Nearly 25 seconds after he was robbed at gunpoint and pistol-whipped last month, a D.C. tow- truck operator hopped into his rig, drove onto a sidewalk and fatally struck his attacker with his vehicle, dragging him nearly 100 feet, a D.C. homicide detective testified Wednesday.

District prosecutors acknowledged during the hearing in D.C. Superior Court that Corey D. Stoddard, 35, was the initial victim on the afternoon of Dec. 31. It was then, prosecutors said, that Kevin Lewis Crouch, 22, of Southeast Washington, holding a black handgun, walked up to Stoddard and a co-worker and demanded money.

Less than a minute after the robbery, after Crouch fled the scene with Stoddard’s wallet, Stoddard became the aggressor, prosecutors said. After Stoddard struck Crouch, they said, he hopped out of his truck and removed Crouch’s pants and jacket, searching for the stolen wallet.

Crouch’s body was found lying face down in the 1400 block of Kenilworth Avenue NE. Underneath him was the gun, which police say was a BB gun.

Prosecutors had charged Stoddard, who worked for Collision Towing for about 10 years, with second-degree murder, arguing that he was no longer in danger when he chased Crouch. “There is no valid claim of self-defense,” Assistant U.S. Attorney Edward O’Connell said. “He had no right to use deadly force to regain his property.”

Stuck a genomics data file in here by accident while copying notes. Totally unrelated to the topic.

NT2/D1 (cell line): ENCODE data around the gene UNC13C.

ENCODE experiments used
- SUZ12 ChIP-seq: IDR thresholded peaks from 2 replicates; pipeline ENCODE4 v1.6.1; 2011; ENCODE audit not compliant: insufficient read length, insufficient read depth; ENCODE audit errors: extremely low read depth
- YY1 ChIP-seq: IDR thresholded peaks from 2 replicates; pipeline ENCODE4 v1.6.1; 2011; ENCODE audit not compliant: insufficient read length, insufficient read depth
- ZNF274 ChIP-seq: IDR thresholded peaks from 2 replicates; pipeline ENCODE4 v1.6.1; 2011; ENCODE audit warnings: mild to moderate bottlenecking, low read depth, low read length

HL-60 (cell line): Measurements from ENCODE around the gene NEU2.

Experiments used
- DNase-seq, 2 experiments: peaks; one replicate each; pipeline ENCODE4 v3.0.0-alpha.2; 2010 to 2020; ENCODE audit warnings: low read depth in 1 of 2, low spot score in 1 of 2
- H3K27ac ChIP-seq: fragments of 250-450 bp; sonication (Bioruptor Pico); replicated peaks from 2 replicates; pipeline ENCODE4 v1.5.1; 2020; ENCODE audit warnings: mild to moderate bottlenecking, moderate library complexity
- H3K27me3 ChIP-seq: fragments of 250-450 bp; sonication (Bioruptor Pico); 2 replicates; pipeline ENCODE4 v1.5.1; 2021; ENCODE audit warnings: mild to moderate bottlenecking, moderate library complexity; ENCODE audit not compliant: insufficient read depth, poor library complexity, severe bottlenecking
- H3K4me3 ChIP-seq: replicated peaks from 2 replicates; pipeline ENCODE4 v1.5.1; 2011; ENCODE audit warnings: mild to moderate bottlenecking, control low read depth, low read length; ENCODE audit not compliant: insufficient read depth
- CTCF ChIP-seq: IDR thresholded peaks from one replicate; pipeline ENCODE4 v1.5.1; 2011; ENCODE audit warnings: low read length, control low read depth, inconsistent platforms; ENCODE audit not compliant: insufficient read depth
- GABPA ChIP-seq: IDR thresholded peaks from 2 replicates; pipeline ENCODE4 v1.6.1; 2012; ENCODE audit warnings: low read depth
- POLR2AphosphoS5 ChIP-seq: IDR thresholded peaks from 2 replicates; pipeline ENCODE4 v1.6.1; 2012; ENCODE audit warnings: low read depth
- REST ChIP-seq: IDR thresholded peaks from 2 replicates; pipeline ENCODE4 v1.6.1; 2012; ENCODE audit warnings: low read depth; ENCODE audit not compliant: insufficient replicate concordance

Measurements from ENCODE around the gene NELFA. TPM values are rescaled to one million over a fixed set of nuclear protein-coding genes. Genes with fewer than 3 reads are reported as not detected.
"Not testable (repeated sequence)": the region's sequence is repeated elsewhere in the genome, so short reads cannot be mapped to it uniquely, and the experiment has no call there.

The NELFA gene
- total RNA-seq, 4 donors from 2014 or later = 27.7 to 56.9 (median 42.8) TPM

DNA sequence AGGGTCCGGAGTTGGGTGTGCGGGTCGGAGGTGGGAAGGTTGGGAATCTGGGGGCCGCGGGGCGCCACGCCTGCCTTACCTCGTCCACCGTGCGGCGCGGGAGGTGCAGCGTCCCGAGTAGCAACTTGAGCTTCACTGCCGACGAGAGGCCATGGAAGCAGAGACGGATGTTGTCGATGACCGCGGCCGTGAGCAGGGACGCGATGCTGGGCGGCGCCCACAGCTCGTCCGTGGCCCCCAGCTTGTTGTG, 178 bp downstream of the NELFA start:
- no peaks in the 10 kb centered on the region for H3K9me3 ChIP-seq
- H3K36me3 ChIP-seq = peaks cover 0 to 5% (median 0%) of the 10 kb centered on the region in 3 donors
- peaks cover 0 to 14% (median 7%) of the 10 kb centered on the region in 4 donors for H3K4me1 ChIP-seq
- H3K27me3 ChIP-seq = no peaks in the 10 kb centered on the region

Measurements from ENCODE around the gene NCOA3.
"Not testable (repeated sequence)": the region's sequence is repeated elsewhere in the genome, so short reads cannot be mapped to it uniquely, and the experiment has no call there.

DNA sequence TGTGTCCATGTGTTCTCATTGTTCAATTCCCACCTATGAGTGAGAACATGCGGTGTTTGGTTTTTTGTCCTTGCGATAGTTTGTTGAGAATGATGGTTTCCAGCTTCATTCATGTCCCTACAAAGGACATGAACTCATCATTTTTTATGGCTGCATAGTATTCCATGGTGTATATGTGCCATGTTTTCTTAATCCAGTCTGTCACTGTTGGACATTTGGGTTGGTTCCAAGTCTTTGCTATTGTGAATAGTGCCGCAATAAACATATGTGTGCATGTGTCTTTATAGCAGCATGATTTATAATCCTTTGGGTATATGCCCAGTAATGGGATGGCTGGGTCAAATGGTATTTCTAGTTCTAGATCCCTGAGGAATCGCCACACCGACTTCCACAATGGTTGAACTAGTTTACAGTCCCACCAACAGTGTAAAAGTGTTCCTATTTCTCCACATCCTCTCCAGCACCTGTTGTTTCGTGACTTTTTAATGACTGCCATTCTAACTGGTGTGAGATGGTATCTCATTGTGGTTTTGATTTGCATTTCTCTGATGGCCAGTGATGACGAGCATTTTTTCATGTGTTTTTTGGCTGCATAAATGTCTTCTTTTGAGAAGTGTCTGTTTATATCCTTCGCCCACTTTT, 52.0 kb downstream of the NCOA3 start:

Stoddard’s attorney, Eugene Ohm of the District’s Public Defender Service, argued his client was in fear for his life, even when he was in his truck, because Crouch had a gun.

Judge Russell Canan agreed with prosecutors’ initial argument but reduced the charge to voluntary manslaughter as detectives search for additional evidence in the case.

One outstanding question Canan posed is whether Crouch was pointing the gun at Stoddard while Stoddard was behind the wheel of the truck.

Stoddard remains free but is on GPS monitoring. Canan reprimanded him after officials alerted the judge that Stoddard told authorities that his ankle bracelet “accidentally” fell off and that he did not notify the office until two days later. Canan told Stoddard that another such “accident” with his bracelet would result in him returning to jail until trial.